Shawnee Love • May 23, 2023
Seems like everyone is talking about Artificial Intelligence (AI) today. I admit, I am not particularly techie. Being of the X generation, I use technology as tools for my life and work, but I remember (and at times feel wistful for) times when technology wasn’t so ubiquitous. I heard the words “Chat GPT’ three times before I decided to google what it meant (#irony).
Previously when I thought of AI, the classic line from the Jurassic Park franchise came to mind, “your scientists were so preoccupied with whether or not they could, they forgot to think if they should.”
“Should” doesn’t matter anymore as the AI “animal” has been released into the wild. It is up to us to determine where it will reside in the ecosystem of our world. Will it become top of the food chain (as some fear) or can it become like a benevolent assistant with good boundaries always helping but knows not to cross the line? Time will tell I guess, but we have more pressing matters to attend to.
One of the things I learned in my research on Chat GPT is that many employees admit to already using it for work, and more often than not, they have not informed their bosses.
Let’s be honest, if someone has become exceptionally more productive lately and it turns out AI is the tool behind that improvement, you will probably be thrilled. The fact that AI can fast track repetitive tasks is one of the key benefits of using it. At the same time, companies are responsible for what they do and how they do it, which is why employers need to ensure they are in charge of how AI is being used in their organization. Since AI tools like Chat GPT are free and available to anyone on the internet (and employers often provide internet), employees may not be aware that their employers are concerned about them using AI.
Since AI is out of the cage so to speak, employers can and should take steps to get a handle on it (as much as anyone can with this fast adapting technology) in their organizations.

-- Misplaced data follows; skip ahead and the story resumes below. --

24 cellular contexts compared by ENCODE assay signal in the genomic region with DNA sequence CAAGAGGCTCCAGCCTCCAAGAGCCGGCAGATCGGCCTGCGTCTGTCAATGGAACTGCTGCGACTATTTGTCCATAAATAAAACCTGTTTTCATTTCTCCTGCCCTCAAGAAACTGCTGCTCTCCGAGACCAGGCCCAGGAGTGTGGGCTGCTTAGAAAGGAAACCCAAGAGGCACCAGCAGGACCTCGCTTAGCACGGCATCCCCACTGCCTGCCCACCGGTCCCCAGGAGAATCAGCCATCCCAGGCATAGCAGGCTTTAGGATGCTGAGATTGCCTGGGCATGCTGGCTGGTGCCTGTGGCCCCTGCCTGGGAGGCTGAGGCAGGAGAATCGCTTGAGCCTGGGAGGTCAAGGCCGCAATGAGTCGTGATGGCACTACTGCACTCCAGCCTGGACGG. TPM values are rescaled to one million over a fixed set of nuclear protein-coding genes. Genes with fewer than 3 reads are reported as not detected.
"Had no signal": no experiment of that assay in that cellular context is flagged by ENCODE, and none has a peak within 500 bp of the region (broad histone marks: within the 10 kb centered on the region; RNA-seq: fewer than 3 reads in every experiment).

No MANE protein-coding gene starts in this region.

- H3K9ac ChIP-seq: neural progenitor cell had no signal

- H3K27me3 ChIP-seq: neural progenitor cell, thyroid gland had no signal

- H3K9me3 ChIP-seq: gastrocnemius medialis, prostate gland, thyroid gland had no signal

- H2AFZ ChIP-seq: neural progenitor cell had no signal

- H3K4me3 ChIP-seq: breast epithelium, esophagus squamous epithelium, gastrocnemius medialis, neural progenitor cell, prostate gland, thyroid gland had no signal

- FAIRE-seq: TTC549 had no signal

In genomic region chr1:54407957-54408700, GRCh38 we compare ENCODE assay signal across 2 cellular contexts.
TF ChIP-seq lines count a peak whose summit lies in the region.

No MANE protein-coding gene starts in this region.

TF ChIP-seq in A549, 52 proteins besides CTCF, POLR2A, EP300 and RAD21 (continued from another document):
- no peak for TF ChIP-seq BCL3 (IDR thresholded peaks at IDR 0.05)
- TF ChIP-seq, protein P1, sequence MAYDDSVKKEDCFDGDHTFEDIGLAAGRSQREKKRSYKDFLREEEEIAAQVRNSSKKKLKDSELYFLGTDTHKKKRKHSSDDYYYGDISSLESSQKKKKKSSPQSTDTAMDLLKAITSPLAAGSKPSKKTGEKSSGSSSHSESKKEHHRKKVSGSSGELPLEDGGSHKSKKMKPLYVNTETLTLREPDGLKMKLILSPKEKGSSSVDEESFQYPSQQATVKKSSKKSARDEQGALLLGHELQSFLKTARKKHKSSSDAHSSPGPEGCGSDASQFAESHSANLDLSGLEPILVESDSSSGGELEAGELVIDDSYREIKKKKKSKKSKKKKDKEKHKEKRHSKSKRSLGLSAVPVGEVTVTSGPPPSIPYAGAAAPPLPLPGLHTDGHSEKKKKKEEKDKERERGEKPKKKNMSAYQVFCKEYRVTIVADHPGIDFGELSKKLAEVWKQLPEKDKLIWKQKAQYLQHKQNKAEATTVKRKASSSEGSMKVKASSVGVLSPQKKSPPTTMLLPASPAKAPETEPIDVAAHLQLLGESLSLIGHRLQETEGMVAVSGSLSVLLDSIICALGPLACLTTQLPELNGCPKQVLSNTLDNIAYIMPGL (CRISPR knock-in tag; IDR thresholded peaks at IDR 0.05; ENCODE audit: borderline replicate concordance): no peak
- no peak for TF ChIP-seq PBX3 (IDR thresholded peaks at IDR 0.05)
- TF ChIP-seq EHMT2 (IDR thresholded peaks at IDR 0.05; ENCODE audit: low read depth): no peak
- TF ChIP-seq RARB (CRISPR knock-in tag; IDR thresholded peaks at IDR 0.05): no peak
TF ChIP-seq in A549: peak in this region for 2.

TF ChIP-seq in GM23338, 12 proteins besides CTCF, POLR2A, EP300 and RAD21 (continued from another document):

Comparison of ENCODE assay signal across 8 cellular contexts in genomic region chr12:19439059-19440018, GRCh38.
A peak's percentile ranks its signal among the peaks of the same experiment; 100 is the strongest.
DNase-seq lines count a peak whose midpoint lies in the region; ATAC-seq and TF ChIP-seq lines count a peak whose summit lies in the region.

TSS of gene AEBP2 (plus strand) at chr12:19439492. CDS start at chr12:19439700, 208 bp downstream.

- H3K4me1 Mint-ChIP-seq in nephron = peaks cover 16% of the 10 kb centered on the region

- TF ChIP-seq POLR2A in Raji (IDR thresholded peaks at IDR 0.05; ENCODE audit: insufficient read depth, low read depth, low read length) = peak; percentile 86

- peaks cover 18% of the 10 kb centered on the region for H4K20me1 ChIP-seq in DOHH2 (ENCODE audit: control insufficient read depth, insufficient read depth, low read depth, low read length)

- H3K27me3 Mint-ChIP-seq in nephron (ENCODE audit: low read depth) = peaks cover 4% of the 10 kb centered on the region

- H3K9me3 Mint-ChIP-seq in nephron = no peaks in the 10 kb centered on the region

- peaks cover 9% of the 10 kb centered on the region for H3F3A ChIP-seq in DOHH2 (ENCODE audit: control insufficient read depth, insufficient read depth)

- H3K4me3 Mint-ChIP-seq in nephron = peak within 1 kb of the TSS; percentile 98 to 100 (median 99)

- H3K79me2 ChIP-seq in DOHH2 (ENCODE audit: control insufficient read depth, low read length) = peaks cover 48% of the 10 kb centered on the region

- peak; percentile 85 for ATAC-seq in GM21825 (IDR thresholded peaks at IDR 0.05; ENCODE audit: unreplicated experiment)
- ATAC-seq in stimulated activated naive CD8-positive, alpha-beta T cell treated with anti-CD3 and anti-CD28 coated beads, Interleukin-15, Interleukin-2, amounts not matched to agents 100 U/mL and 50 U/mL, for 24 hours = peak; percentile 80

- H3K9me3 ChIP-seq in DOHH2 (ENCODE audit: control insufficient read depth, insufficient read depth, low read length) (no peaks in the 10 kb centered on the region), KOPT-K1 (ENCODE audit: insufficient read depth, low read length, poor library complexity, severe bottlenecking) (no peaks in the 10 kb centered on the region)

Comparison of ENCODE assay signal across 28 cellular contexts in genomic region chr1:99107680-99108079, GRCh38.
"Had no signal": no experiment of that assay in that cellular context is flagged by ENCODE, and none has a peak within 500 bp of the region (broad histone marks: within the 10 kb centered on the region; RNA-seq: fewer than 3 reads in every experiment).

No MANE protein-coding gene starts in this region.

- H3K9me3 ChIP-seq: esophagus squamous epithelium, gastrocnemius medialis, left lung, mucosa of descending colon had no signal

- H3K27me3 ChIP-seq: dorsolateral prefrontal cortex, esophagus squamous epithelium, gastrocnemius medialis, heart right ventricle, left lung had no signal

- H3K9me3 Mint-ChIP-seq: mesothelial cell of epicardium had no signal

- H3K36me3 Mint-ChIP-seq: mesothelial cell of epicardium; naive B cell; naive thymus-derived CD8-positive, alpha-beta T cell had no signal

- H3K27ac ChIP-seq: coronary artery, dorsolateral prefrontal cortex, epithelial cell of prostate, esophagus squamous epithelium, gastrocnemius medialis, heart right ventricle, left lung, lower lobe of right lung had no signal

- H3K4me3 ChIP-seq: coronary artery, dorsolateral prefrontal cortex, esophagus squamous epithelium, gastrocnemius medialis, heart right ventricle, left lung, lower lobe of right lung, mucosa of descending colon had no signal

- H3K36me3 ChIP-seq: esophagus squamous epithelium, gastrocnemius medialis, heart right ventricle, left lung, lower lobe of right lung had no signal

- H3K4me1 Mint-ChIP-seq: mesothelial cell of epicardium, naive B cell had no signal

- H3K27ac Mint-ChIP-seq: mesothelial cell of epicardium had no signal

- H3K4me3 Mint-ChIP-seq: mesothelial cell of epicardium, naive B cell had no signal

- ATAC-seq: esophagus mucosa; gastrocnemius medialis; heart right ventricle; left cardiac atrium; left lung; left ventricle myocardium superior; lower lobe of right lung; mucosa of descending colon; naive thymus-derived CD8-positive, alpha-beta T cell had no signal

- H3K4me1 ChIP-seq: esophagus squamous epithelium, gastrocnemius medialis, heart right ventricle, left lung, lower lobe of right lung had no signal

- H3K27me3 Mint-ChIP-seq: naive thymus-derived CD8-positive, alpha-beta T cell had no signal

Here’s what you can (and should) do:
#1. Ask employees to disclose the use of AI. And invite them to bring forward possible uses as well to get ahead of surprises down the road.
#2. Evaluate uses of AI for benefits and risks. Make decisions intentionally and with the goal of enhancing your organizational success and for the benefit of the greater good of their stakeholders (and the world in general if we can be so bold).
#3. Manage the implementation of AI, i.e., involve all those impacted in planning, consider other systems and processes which will be impacted, set clear parameters and objectives, etc.
#4. Train users and their leaders in the use and ethics of use as well as the risks.
#5. Regularly monitor and evaluate use to ensure the AI is still serving the purposes as outlined and unforeseen consequences and outcomes are addressed.
#6. Have a policy and process to guide your organization in the implementation of AI or any new tools or methods at work.
If you want help with creating your policies and procedures or managing change, we are here.